Una Mullally: Corbyn revival shows the media’s failings

British Labour leader’s comeback is partially the result of unfavourable coverage

British Labour  leader Jeremy Corbyn. File photograph: John Stillwell/Getty Images

British Labour leader Jeremy Corbyn. File photograph: John Stillwell/Getty Images

 

In mid-April, British prime minister Theresa May had a lead of 56 points over Labour Party leader Jeremy Corbyn in approval ratings. Her lead is now 22 points. How does that happen? A week from the UK’s general election, the Conservatives’ lead over Labour, which was 19 points a month ago, has narrowed to 10.

So the British media might now have to search for different ways to discuss Corbyn. Once viewed as toxic and unelectable, a Labour kamikaze mission, a disaster who would dismantle the party for a generation, a useless leader of the opposition, a man who could never lead, never mind win, a person whom the British public could never envisage as prime minister, Corbyn is having something of a comeback, albeit from a low base.

What does this mean about how we talk about politicians deemed by mainstream, centrist society to be “unsuitable”?

May’s decreasing popularity is unusual, in that her leadership is still in a honeymoon period of sorts. The decline of Ukip and the subsuming of some of its policies into the Conservative agenda will also work in the Tories’ favour in sucking up more right-wing voters.

May has a fawning conservative media championing her every move and utterance. And with terrorism to the fore in current affairs and discourse, many people will react by gravitating towards a conservative position.

What will happen on June 8th, we’re told, is a Labour wipeout. What began as a general election on Brexit, and a tactical decision by May to put her leadership front and centre in order to trash Labour and return a stronger Tory majority, has turned into something slightly odder.

Tory PR nightmare

There is so much strange about western politics today, but one of the themes is unlikely leaders, or those who come from nowhere to unseat the status quo.

A dent in May’s campaign has been her U-turn on “social care”, when she changed a manifesto pledge relating to how much the elderly will be required to pay for their care. This became a PR nightmare that has also embroiled her in an argument about a policy with an unspinnable name: “dementia tax”.

It’s an emotionally loaded topic and an almost impossible debate for May to win. It is also a symbol for a view of the Tories as uncaring, which is a strong emotional lever for Labour to pull.

Labour’s manifesto, however, has cut through in a way that wasn’t predicted, although, as we know, campaign policies can differ greatly from actions in office.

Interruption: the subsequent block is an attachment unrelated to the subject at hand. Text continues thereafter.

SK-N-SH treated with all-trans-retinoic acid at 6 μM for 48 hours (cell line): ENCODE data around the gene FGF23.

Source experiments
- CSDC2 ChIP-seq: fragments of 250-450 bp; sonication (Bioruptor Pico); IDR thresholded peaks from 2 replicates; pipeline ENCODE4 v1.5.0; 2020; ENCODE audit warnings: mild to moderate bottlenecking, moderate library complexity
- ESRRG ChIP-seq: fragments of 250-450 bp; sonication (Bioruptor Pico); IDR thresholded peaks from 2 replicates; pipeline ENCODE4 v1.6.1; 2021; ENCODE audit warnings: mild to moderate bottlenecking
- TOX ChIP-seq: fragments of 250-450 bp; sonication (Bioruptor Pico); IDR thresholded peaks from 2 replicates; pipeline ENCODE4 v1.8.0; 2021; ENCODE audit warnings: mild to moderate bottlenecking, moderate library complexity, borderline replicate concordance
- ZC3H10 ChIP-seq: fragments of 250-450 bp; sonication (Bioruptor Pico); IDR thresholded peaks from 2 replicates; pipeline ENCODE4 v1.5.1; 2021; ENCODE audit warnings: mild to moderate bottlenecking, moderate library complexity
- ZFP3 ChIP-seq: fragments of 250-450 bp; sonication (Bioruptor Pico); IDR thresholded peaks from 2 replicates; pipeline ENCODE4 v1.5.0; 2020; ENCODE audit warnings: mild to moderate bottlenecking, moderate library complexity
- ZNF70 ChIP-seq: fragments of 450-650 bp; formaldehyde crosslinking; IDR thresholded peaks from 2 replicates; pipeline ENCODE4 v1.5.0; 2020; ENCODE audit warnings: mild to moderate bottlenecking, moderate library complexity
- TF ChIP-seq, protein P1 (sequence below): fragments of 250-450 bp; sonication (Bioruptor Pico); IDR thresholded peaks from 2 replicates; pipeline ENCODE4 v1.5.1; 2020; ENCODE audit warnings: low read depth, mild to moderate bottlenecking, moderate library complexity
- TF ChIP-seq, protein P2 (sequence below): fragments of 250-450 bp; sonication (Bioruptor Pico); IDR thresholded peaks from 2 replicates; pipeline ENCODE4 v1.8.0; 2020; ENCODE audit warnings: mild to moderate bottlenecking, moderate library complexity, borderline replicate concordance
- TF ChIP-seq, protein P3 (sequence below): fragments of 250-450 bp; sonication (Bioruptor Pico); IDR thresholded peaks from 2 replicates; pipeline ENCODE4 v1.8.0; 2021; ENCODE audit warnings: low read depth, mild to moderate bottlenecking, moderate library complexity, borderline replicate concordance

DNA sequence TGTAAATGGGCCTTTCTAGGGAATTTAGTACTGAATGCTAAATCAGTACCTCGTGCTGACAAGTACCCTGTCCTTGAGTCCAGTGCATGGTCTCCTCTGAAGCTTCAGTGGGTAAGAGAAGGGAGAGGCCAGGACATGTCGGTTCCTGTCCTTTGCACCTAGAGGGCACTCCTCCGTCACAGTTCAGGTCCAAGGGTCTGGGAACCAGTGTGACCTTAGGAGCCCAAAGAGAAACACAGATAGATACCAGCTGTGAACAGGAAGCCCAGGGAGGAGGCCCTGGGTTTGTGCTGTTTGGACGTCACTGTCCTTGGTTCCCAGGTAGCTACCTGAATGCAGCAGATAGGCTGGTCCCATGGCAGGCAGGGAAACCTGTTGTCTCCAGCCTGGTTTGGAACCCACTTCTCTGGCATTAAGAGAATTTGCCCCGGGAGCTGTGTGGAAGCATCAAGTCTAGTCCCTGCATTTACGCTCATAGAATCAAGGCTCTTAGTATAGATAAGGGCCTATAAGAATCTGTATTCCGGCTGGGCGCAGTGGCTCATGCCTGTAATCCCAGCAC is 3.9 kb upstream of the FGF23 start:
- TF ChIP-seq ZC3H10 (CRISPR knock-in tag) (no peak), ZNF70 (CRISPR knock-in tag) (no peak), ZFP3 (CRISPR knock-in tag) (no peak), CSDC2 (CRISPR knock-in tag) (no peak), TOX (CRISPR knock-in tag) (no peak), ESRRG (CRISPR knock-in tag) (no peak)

Corbyn is still ropey and often seems to go out of his way to make the wrong decision. His refusal to engage in a leaders’ debate on television showed a bullish naivety when it might have given him an opportunity to own the conversation.

Given Corbyn’s and Labour’s complaints about the British media, you’d imagine he should take his opportunities when they are presented. And what of that media?

The narrative that surrounds Corbyn in terms of him being far from an ideal Labour leader or potential prime minister might be true, but it is one that has been amplified in a way which, ironically, is perhaps contributing to his slowly increasing popularity.

Antagonistic

A 2016 report from the department of media and communications at the London School of Economics, Journalistic Representations of Jeremy Corbyn in the British Press – from “Watchdog” to “Attackdog”, found that coverage of the Labour leader was overwhelmingly critical and antagonistic in tone.

Few who read British newspapers could be surprised by this. It raises the question of why the British media is so hostile to Corbyn. It also raises the question of why, given that hostility, Corbyn and Labour are climbing in the polls.

Apart from his flaws as a leader, Corbyn’s sin is that he has never fitted into the mainstream media’s ideological framework of what a contemporary Labour leader should be.

And just as the media in the United States failed to wrap its head around the reasons why Donald Trump and Bernie Sanders appealed to voters, the mainstream British media is missing something with Corbyn.

In hammering the underdog (rightly or wrongly), the media might be boosting him, because the narrative is one of the media, the status quo and the establishment versus Corbyn.

Many parts of the media – both liberal and conservative – are in thrall to consensus and status quo, where space for divergent opinions seems mostly set aside for controversialists or “hot take” journalism, as opposed to wider debate about what society could or perhaps should be.

Alternatives are viewed with suspicion, radical ideas are sidelined as nonsense, and figures such as Corbyn – whatever one’s view of him – are gleefully misinterpreted and patronised.

When there is so much criticism, hyperbole, sensationalism, and bias, how are consumers of media meant to know what is legitimate? Who are they meant to trust? And when trust in the so-called establishment disappears, particularly in politics and the media, anything can happen.

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